Toys R Us has been so successful that the rest of the retail toy business has had to change in order to survive. The company has given rise to imitators, including Child World, Lionel Leisure, and a host of regional chains. Even more significant, it has forced existing stores either to act like Toys R Us or to get out of the toy business. Big discount chains like Kmart and Caldor used to run their toy departments the way Macy's did, expanding them for Christmas and contracting them during the rest of the year. Now the discounters and even Macy's have discovered that if they don't maintain competitive toy departments all year long, their customers defect to Toys R Us during the off-season and don't come back for Christmas. In the meantime, many traditional department stores have essentially stopped selling toys.
Toys R Us customers are very loyal. The chain has a no-questions-asked return policy that grew out of a discovery Lazarus made when he was starting out in business. "I noticed that the customer who raised his voice generally got his purchase taken back anyway, regardless of the merits," he says. Toys R Us also carries a selection of children's clothing and other non-toy merchandise—most notably disposable diapers, which the company buys by the megaton and sells below cost. Many customers come to Toys R Us to stock up on Huggies, and then spend the savings on toys. (The company has also found that its customers buy toys with the money they save buying other toys; people generally come to Toys R Us planning to spend a certain amount of money, not to make specific purchases.)
All in all, the strategy has been astonishingly successful. Close to 16 percent of the money Americans spend on toys is spent at Toys R Us, and analysts say that the figure could eventually go as high as 40 percent, a market share unprecedented in retailing. Almost everywhere Lazarus looks, he sees trends that make him smile: parents are having fewer children and spending more money on each one; working mothers are feeling guilty about not seeing their children and making it up to them with toys; in 1990 there will be 15.1 percent more children between the ages of five and nine than there were in 1983.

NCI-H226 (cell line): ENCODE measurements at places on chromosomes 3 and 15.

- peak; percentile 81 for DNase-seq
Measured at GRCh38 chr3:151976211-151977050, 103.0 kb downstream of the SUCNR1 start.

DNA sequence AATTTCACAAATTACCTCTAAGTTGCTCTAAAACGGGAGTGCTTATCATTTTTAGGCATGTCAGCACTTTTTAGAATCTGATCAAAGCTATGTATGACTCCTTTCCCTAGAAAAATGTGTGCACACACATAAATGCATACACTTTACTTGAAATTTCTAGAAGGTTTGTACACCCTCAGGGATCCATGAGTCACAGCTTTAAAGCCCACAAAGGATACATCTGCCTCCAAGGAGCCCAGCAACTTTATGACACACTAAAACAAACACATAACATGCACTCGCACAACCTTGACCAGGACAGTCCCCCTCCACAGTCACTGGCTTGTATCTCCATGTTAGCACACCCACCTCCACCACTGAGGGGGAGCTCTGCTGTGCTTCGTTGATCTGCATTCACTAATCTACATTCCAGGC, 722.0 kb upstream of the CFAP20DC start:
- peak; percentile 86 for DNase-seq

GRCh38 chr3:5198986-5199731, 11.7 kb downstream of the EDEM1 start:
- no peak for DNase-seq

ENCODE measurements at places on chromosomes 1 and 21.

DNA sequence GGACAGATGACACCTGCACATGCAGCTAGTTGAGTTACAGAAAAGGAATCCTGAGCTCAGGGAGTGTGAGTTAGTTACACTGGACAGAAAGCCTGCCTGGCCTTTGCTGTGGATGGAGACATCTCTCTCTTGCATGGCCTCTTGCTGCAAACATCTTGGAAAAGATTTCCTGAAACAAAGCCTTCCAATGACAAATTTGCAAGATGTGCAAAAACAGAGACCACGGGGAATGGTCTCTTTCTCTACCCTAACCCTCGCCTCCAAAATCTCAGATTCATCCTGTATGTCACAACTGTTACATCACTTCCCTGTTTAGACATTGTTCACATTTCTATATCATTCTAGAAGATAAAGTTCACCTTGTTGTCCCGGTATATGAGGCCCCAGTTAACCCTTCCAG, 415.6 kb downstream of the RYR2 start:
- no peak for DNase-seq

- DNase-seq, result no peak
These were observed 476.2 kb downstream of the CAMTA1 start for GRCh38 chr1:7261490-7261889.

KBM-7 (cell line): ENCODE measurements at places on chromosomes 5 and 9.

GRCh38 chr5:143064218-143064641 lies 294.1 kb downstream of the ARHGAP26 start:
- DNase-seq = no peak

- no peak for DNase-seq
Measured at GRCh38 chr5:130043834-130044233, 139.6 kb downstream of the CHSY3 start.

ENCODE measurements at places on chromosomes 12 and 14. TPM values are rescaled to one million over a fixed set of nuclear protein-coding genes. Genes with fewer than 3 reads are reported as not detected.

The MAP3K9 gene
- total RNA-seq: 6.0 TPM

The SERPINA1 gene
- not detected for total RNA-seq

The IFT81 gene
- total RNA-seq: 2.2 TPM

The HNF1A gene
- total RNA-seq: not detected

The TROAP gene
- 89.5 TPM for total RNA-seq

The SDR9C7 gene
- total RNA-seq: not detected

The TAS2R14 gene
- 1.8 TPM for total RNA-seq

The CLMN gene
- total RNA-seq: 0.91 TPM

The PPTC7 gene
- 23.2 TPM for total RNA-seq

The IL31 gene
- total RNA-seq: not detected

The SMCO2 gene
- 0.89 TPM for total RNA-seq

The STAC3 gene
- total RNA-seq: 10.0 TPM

Lazarus also likes what he sees overseas. There are now Toys R Us stores in Canada, the United Kingdom, and Singapore, and many more stores are planned in Europe and elsewhere. Any country that has supermarkets, Lazarus says, is a potential home for Toys R Us. That goes double for any country with commercial TV. Here at home the company has been expanding the number of its outlets at a rate of roughly 18 percent a year.
In a world where people disagree about almost everything, it's reassuring that there is a single, universally accepted standard for judging toys. This standard can be stated simply: A toy is appropriate for my child if I had either it or something almost exactly like it when I was growing up.
My favorite toy when I was growing up was a smallish set of Lego building blocks. Lego is not an American toy. It is the product of Interlego A/S, a privately held multinational corporation based in Billund, Denmark. The company began in 1916 as the Billund Woodworking and Carpenter's Shop. The proprietor was a young joiner named Ole Kirk Christiansen. One of his biggest projects was rebuilding the Billund Woodworking and Carpenter's Shop, which two of his sons accidentally burned to the ground in 1924. When the Depression hit, Ole began making ironing boards and stepladders. Then, to save scarce raw materials, he began making miniature ironing boards and stepladders. He sold them as toys.